The Player of the Year award, however, is not always given to the conference’s highest scorer. Christmas failed to win the honor despite leading the conference in scoring for three straight seasons. When Andrew Nicholson of St. Bonaventure led the A-10 in scoring and collected the honor last season, it was the first time the scoring title and Player of the Year award were aligned since 2005.

Wyatt, however, can do more than score. Averaging 4.1 assists per game, Wyatt ranks seventh in the conference. Facilitating, as well as his ability to take over a game, leads to his success, coach Fran Dunphy said.

“He wants the ball in his hands at the most critical times,” Dunphy said. “Whenever we need a basket, that’s who we turn to because he can not only score, he can create opportunities as well.”

“He is just an extraordinary offensive basketball player,” Dunphy added. “He can do things that others cannot at a pace that is unbelievable. It looks like he is going in slow motion. He has a great feel for the game and he is as intelligent of a player as I have ever coached.”

Dunphy has coached his share of scoring champions at Temple. Aside from Christmas’ three straight years leading the conference, Ramone Moore led the conference in scoring for much of last year. A late lapse in scoring contributed to dropping to third on the season-ending list.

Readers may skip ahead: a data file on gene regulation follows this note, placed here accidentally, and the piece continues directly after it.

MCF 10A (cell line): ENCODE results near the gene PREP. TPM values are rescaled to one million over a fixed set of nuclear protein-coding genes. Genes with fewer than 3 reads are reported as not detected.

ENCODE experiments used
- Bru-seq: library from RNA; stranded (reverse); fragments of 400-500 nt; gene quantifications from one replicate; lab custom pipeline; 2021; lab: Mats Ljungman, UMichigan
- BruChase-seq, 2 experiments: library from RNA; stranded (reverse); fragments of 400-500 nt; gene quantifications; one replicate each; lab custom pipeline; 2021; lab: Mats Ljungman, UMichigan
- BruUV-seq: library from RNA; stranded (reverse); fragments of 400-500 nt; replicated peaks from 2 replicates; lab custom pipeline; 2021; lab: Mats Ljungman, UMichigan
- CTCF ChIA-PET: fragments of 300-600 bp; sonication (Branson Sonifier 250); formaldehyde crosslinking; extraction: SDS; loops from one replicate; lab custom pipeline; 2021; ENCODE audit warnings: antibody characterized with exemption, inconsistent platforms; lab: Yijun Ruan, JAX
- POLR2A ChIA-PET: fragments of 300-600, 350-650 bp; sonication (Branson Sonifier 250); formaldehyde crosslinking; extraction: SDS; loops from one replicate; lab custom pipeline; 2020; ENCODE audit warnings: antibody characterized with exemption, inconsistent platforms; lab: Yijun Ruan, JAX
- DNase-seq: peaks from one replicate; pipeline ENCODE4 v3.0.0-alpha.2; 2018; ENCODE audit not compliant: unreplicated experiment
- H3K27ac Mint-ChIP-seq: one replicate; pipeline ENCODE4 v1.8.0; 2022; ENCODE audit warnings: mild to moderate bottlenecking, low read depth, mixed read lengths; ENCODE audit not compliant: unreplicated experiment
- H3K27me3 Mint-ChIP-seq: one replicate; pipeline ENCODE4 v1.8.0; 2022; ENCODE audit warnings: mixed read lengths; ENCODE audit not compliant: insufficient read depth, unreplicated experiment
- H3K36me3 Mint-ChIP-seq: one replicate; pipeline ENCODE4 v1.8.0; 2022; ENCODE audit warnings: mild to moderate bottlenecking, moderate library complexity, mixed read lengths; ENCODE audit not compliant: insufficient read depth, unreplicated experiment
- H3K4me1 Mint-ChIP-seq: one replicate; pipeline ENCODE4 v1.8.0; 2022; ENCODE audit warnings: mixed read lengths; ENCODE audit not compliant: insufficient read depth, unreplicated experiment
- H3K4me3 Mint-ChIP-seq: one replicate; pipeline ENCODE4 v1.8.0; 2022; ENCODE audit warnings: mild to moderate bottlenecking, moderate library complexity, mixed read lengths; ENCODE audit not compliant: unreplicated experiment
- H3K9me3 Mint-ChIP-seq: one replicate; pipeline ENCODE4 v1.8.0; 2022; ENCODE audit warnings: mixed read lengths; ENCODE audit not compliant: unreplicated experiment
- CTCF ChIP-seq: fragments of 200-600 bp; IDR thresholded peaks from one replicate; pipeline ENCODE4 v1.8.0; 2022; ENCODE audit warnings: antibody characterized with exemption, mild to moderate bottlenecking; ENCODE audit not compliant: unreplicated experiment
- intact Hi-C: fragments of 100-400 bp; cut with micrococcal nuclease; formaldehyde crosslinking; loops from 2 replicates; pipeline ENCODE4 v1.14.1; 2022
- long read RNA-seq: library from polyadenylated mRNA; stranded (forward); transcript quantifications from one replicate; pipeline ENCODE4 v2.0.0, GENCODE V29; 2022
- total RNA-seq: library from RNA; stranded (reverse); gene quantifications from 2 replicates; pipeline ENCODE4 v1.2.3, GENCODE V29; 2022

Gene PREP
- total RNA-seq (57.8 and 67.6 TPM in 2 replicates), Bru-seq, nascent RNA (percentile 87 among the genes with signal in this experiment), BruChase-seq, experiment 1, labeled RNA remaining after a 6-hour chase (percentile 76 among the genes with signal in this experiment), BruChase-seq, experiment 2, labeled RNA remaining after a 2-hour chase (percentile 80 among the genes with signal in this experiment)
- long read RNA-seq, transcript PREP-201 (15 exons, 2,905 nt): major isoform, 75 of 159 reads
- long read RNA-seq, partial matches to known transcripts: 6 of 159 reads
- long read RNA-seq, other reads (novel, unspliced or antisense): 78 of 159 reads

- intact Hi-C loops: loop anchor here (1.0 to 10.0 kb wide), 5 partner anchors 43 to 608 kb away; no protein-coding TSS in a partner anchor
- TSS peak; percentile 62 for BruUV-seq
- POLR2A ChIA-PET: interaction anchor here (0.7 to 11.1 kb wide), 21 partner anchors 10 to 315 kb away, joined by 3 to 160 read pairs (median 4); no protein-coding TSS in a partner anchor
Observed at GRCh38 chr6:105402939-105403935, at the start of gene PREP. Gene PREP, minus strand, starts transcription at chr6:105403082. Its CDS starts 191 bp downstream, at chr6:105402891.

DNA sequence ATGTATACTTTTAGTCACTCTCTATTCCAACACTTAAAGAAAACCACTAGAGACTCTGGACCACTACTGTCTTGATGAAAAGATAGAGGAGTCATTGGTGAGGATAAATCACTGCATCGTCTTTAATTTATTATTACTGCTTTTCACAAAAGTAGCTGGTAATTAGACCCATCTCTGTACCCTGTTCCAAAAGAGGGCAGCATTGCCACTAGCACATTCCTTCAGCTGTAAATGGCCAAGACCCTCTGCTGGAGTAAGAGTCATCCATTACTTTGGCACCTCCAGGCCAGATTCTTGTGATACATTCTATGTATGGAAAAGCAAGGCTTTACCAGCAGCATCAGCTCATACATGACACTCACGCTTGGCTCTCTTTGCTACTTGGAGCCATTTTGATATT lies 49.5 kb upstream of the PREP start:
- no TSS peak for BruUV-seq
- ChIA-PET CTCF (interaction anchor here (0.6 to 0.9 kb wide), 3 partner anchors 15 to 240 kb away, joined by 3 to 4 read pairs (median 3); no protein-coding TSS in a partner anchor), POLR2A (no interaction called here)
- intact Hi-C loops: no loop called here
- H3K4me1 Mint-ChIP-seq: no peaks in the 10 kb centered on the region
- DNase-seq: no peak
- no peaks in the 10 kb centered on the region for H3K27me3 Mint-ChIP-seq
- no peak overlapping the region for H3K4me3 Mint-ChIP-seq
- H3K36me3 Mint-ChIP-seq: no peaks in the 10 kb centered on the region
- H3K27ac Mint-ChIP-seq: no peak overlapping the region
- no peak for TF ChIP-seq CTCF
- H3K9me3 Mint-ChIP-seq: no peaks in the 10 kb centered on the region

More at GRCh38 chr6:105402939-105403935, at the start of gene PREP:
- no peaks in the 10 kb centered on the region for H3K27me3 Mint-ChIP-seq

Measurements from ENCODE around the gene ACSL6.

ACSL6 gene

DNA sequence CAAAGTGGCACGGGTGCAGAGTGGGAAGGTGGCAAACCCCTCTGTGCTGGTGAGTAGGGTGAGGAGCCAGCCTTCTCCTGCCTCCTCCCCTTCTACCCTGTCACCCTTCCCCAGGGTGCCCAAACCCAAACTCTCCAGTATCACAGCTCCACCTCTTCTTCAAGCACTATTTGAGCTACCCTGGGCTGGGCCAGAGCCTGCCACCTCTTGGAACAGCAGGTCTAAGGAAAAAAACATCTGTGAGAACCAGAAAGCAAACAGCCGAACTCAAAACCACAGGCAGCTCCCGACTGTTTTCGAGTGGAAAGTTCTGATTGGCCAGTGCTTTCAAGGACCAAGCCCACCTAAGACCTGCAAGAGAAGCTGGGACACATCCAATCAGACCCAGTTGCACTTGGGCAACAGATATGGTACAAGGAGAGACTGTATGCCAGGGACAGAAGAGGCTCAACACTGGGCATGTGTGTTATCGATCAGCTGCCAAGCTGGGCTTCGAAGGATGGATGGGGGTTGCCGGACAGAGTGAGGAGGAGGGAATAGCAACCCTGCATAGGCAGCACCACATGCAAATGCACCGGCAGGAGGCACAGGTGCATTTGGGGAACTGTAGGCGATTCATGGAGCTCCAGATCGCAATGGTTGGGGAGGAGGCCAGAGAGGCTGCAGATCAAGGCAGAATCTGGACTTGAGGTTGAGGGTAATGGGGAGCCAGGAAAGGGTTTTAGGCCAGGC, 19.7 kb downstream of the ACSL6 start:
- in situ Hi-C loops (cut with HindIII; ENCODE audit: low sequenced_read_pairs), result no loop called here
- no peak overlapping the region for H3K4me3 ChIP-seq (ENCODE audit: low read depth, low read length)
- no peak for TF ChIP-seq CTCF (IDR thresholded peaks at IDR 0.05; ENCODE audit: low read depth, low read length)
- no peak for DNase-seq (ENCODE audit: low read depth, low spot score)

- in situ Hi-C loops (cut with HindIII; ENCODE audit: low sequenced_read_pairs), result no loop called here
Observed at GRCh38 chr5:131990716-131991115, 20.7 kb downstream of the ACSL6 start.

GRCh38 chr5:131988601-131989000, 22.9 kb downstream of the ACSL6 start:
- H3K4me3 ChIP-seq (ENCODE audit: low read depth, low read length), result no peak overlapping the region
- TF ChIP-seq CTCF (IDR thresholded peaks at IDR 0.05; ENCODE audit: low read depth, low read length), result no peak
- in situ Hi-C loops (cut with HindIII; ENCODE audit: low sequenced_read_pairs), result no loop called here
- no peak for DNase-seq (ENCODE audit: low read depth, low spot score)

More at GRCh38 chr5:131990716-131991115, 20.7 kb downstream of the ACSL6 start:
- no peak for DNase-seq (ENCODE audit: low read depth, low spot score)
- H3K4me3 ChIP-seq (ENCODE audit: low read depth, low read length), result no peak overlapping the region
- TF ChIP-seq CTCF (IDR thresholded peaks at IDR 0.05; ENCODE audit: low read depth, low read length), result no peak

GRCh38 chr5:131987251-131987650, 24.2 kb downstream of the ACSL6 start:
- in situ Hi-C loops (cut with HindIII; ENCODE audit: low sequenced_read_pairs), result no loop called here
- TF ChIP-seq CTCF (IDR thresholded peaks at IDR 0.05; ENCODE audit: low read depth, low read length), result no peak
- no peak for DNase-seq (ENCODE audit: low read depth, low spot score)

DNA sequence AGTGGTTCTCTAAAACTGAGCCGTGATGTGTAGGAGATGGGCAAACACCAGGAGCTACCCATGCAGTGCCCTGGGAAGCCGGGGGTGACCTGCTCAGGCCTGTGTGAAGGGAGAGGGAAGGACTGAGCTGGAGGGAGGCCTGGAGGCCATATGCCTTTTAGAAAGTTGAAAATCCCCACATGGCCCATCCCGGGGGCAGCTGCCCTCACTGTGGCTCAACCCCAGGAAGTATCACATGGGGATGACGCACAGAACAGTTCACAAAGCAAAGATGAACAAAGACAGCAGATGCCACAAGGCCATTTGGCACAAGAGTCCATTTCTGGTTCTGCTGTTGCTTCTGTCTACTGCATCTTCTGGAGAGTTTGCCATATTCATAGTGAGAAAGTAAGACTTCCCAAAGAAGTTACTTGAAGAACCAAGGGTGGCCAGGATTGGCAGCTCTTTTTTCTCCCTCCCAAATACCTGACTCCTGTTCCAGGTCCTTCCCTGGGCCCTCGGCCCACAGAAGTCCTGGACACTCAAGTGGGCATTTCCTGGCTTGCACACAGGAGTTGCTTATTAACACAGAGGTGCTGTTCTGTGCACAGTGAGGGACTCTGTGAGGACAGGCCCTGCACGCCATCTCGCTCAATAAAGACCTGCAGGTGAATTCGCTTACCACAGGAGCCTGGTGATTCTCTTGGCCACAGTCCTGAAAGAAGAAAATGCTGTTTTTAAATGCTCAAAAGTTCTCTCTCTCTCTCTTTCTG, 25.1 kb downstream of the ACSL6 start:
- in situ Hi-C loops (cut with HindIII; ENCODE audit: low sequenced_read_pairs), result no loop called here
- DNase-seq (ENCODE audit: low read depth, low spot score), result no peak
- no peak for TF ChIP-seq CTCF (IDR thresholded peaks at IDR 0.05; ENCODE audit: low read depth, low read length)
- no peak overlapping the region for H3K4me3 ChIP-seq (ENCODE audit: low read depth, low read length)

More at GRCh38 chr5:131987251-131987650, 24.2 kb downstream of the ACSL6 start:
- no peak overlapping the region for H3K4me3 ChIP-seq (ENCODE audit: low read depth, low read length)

Moore’s scoring average dipped in each of his last seven games to close last season out, dropping from 18.8 to 17.3. Wyatt has seen the inverse trend. Since Jan. 19, Wyatt has scored 30 or more three times, and his average has risen from 16.1 to 19.6. As the average soars, so does Wyatt’s confidence.

“[Wyatt] is an extremely confident player,” redshirt-senior forward Scootie Randall said. “He is going to come out and bring whatever it takes to help us win and that’s his whole mindset.”

The numbers don’t always tell the full story, however. While Temple is in the midst of a tournament push, Wyatt has been at his best, and comes up big in key moments. Hitting the game-winning shot against Dayton on Feb. 9 preserved a victory that would have looked very poor on the Owls’ March résumé.

Last Thursday, against Detroit, Wyatt scored zero first half points. He followed that up with a 20-point second half, including 12 points in the final two minutes. Among these were a banked-in three pointer and another deep ball made off-balanced with a defender in his face. Wyatt’s performance elevated the team to an 83-78 victory.